Or for losing that terrible wrong-headed fight?
Or engaging with it in the first place?
What is wanted — the names of octogenarians who facilitated the crime (and God alone knows what was going through their minds when they did it)? General reparations? To whom? For how long?
When does it end?
When does any war end?
To this day, the “War Between the States” remains an uncomfortable subject in many homes of the American South.
We are almost 160 years beyond that blood mired wound in American history. Atlanta has boomed in a good way; the south has made itself into a business center and traveler’s paradise; and the slaves of its antebellum years have integrated in every way imaginable with the American Dream except where choice otherwise has swayed the heart, and yet for those in whom that heart has been swayed, reparations may still be demanded — and on the honky side, deep grievance about Big Government and “states rights” remain.
If a person: how long do you hold a grudge?
If a culture: how many generations?
Given what my people think about Pharaoh and Haman, should be peace now be impossible between Israelis, Egyptians, and Persians?
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The organization again called on Prime Minister Viktor Orbán and his government to cancel the unveiling of a statue on Szabadsag tér commemorating the Nazi “occupation” of Hungary, maintaining its position that such a moment absolves Hungarians of complicity in the exportation of Jews to concentration camps.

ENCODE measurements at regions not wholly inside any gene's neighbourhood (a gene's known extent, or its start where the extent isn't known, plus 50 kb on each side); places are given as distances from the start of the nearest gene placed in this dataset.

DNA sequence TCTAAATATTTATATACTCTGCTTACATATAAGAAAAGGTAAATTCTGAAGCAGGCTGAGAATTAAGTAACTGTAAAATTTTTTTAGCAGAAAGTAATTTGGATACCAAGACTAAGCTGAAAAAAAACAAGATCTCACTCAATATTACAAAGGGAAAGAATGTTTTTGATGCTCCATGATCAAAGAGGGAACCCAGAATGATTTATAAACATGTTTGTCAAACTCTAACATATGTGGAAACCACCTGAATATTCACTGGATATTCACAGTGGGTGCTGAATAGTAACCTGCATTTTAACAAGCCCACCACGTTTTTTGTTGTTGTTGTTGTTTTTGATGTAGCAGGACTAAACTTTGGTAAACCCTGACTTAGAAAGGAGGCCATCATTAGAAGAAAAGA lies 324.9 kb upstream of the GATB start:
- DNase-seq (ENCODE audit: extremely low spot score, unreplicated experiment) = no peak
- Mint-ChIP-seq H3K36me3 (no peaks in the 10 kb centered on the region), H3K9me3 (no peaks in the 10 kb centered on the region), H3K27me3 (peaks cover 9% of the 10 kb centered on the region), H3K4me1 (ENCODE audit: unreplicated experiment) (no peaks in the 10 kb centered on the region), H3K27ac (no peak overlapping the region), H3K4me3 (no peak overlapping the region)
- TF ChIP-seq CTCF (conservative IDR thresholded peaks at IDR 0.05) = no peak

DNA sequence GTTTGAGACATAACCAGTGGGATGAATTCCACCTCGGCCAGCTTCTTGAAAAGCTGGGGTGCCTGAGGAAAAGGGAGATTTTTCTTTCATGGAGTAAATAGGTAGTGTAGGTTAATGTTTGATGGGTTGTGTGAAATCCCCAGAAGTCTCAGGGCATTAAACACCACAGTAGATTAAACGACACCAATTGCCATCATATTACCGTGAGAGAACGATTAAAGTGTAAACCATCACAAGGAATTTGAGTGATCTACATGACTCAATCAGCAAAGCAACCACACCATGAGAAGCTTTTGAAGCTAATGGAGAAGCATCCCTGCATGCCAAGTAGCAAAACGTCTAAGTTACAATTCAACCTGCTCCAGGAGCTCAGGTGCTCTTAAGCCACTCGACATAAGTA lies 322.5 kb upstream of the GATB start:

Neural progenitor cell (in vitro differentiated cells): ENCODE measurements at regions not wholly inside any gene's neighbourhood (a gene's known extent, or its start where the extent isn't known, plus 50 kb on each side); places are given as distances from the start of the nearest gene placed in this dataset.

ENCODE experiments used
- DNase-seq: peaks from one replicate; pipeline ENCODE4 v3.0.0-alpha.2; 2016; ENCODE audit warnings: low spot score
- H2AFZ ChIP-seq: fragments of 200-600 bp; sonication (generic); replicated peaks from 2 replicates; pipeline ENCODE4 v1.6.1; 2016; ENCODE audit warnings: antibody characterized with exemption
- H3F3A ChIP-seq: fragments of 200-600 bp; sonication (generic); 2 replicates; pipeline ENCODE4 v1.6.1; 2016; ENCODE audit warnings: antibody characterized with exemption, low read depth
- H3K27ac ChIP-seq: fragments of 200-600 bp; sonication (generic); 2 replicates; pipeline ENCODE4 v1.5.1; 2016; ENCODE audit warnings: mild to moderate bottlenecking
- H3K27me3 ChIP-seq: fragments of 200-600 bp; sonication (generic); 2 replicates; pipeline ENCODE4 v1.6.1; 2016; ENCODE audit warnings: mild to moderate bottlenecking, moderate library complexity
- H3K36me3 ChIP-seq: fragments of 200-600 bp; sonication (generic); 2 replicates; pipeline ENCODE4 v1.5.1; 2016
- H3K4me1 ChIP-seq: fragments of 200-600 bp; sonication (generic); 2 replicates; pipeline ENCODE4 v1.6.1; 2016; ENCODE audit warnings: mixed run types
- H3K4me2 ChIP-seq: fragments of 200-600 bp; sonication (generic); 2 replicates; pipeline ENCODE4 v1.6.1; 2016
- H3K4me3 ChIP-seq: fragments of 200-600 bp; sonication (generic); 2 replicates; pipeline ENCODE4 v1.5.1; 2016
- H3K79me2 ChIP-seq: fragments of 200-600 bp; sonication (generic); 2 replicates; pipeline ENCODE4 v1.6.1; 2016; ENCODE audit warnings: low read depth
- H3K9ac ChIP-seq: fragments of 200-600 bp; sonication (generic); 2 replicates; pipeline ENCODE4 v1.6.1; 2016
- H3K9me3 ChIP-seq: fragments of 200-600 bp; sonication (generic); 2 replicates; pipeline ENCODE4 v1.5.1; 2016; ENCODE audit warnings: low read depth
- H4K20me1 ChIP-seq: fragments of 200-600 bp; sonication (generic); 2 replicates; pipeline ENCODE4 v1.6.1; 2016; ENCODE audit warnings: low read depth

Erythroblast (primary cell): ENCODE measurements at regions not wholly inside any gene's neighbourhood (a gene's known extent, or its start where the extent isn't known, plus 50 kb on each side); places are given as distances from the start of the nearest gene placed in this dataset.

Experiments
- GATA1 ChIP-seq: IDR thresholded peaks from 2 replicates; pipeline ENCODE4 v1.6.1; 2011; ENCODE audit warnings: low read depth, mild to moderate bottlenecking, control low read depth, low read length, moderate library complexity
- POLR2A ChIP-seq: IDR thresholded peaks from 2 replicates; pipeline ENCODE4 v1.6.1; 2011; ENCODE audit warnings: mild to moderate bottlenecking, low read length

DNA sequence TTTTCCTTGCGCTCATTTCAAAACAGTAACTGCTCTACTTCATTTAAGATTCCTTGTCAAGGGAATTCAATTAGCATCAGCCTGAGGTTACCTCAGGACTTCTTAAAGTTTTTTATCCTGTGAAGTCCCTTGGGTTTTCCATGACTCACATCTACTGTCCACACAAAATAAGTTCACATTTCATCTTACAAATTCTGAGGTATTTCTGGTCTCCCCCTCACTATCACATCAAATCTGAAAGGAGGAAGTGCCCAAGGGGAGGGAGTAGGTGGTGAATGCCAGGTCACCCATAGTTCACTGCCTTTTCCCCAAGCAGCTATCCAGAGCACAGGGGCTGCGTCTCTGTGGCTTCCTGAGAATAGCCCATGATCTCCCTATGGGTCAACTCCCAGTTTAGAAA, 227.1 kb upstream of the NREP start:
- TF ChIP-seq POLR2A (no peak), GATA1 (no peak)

The machine-translated English leaves much to be desired on this piece — http://www.mazsihisz.hu/2012/02/08/neonaci-bujocska-%E2%80%93-nagyon-keszulnek-a–becsulet-napjara–4863.html — but one may glean from it how the presence of a resurgent nationalism in Hungary has infected the assessment of memorial plans associated with WWII and the Holocaust.
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On November 3rd, much to the shock of many Hungarians, the far-right Jobbik party unveiled a statue of Miklos Horthy, the Hungarian Governor who ruled after the first World War and allied Hungary with Nazi Germany during the second World War. Despite the efforts of numerous individuals who have fought tirelessly to stamp out radicalism and racism, evil is still out there.
It would seem Hungarians have some difficult navigation ahead as regards their national self-concept and identity.
However, the Jews, not alone, have these still troubled and dangerous waters to navigate as well.
No one should want a drifted return to investment in the myths of nationalist socialism, blood and honor, superiority in blood. Those things exist in the poetry attending and healing “narcissistic mortification” but also at times compelling “malignant narcissism”. The response in the head is to the damage of self-concept and image, which may need enough to stand but, perhaps, not so much as to loom as a dark shadow across the landscape, a phantom energized by old wounds.